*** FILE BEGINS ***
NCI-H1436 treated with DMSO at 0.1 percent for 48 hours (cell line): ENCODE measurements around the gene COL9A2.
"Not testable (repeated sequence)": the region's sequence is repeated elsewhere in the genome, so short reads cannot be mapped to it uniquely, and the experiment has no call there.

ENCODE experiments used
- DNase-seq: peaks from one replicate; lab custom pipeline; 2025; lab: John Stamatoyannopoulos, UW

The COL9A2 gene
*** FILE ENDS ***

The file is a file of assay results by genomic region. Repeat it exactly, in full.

NCI-H1436 treated with DMSO at 0.1 percent for 48 hours (cell line): ENCODE measurements around the gene COL9A2.
"Not testable (repeated sequence)": the region's sequence is repeated elsewhere in the genome, so short reads cannot be mapped to it uniquely, and the experiment has no call there.

ENCODE experiments used
- DNase-seq: peaks from one replicate; lab custom pipeline; 2025; lab: John Stamatoyannopoulos, UW

The COL9A2 gene